On first glance, The Winds of War is an overwhelming book. At 885 pages / 365,879 words and taking place between March 1939 and December 1941, it's both dense in size and in scope. As a comparison, George R.R. Martin's A Game of Thrones is 835 pages / 292,727 words. And yet, I read it in three days.
Essentially a tale of one familys involvment in the leadup to the US entering WWII, The Winds of War is also a close look at the historical events in Europe, the US and in part, the Pacific that culiminated in the Japanese attack on Pearl Harbor.
The Henrys are a Navy family - Victor 'Pug' Henry is naval attache to Berlin and his wife Rhoda travels with him to Berlin. His grown children, sons Warren and Byron and daughter Madeline, are off making their own way in the world, and Pug finds himself drawn into the war in Europe when he sends a report predicting the Nazi-Soviet non-agression pact which comes to the attention of President Roosevelt.
Although The Winds of War is a dense, intense book, I found myself quickly addicted to the story. The characters were realistic and the writing very true to the era - not in a way that dates the story, but in a way that made me feel as if I was really there.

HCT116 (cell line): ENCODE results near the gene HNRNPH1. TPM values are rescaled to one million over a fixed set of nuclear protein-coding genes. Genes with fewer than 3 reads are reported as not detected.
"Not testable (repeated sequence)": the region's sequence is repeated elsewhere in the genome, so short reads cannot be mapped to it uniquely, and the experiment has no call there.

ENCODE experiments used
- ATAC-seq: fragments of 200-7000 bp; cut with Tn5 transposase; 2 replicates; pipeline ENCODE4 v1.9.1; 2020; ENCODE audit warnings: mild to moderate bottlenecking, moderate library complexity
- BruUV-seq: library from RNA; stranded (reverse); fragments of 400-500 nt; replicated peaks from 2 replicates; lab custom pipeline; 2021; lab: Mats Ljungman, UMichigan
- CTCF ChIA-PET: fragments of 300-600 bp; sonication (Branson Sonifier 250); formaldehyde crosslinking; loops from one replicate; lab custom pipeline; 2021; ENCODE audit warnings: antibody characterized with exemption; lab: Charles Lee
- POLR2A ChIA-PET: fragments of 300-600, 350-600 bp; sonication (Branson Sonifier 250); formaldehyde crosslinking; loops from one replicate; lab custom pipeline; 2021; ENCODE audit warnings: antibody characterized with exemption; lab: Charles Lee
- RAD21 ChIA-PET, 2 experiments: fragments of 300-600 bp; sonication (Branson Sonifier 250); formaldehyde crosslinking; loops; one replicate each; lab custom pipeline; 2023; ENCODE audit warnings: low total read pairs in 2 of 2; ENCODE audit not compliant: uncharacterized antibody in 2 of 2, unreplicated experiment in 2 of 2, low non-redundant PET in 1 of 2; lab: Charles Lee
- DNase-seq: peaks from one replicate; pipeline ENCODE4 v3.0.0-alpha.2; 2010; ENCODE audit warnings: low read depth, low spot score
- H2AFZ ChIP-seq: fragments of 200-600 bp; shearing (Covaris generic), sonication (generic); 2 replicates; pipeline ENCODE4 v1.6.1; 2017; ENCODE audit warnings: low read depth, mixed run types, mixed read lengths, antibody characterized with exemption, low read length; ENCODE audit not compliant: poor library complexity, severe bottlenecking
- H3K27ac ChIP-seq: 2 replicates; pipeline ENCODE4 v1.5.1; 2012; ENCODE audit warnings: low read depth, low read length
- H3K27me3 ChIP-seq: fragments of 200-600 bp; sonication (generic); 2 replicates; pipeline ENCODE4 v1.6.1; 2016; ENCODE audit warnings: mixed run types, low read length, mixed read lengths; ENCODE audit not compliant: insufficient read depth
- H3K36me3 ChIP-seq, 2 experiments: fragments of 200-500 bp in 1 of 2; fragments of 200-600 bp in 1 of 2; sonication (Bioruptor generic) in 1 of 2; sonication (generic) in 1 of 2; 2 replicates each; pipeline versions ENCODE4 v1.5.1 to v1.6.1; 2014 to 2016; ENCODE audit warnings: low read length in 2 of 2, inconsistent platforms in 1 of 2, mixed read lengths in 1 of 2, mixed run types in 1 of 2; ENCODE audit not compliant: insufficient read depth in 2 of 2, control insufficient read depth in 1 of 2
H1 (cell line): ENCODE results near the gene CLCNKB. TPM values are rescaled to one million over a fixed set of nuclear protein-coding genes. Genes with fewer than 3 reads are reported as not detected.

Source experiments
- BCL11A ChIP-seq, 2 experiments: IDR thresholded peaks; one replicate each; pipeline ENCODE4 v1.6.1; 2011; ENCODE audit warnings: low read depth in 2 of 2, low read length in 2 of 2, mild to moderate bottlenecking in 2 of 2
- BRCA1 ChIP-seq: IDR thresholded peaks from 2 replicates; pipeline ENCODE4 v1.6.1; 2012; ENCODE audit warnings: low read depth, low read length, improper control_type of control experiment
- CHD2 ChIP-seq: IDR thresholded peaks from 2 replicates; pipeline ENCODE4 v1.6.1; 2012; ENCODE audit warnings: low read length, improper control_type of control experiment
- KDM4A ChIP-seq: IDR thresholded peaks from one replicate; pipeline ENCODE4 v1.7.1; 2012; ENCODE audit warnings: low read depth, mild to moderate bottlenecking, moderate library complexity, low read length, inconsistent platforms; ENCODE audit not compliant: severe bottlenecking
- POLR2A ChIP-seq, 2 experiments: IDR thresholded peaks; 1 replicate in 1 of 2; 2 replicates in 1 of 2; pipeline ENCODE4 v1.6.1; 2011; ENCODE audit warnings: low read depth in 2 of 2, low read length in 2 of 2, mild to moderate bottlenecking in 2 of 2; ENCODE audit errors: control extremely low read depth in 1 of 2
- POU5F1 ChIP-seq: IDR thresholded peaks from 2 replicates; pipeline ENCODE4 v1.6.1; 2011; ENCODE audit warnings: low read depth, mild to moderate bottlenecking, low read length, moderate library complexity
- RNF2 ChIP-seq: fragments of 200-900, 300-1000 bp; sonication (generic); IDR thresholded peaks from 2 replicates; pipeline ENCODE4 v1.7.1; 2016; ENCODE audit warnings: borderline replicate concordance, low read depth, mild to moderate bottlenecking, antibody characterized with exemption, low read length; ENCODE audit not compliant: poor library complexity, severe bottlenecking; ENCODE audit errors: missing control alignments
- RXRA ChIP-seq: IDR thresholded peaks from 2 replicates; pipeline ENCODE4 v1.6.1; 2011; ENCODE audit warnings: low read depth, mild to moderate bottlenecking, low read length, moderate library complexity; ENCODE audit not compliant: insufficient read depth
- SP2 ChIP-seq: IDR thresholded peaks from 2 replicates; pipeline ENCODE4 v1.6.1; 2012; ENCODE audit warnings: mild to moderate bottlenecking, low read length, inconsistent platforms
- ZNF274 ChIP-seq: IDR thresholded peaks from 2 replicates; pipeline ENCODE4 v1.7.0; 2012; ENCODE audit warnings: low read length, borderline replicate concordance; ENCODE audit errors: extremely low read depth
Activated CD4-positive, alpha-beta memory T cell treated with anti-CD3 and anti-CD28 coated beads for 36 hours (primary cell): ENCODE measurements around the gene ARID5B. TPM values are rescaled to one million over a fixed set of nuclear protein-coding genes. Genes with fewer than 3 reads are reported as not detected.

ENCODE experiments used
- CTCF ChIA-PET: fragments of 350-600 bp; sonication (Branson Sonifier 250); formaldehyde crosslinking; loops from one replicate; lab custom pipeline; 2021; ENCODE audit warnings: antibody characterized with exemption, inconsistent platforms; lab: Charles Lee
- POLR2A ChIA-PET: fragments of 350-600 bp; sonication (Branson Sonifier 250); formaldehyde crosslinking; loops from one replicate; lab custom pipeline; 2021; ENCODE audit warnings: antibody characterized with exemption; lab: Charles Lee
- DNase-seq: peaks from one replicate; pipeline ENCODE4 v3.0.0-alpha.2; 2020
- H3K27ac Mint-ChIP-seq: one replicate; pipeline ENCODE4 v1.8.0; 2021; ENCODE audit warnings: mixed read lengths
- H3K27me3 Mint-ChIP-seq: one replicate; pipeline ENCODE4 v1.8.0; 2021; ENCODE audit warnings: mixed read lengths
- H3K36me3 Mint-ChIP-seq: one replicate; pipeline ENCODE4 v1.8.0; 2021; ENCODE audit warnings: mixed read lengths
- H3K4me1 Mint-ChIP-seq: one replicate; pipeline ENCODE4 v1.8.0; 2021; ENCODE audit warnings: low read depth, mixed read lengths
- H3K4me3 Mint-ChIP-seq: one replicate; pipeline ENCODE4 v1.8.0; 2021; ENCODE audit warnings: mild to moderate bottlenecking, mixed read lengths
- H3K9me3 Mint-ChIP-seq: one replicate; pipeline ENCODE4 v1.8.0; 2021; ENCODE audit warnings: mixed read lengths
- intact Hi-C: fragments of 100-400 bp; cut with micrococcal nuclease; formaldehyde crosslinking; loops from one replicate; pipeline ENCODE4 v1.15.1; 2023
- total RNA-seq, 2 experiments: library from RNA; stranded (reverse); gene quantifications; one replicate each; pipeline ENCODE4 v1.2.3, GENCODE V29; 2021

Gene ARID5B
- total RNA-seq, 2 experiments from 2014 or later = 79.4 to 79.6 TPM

This book also helped me to understand more of the politicial, as well as historical aspects of the early part of WWII, particularly in Europe. There are sections of the book which contain reports from a German officer, which is translated and examined by Pug Henry, but I confess I didn't find them relevant to the story, and quite dry reading so I did skip them (after attempting to read the first section).
Part history, part family saga, I truly enjoyed The Winds of War. Despite the fact that I now have an aching wrist from holding this monster for three days, I'm already 300 pages into the next book, War and Remembrance. So if you're feeling brave, and love good historical fiction, The Winds of War is well worth the investment.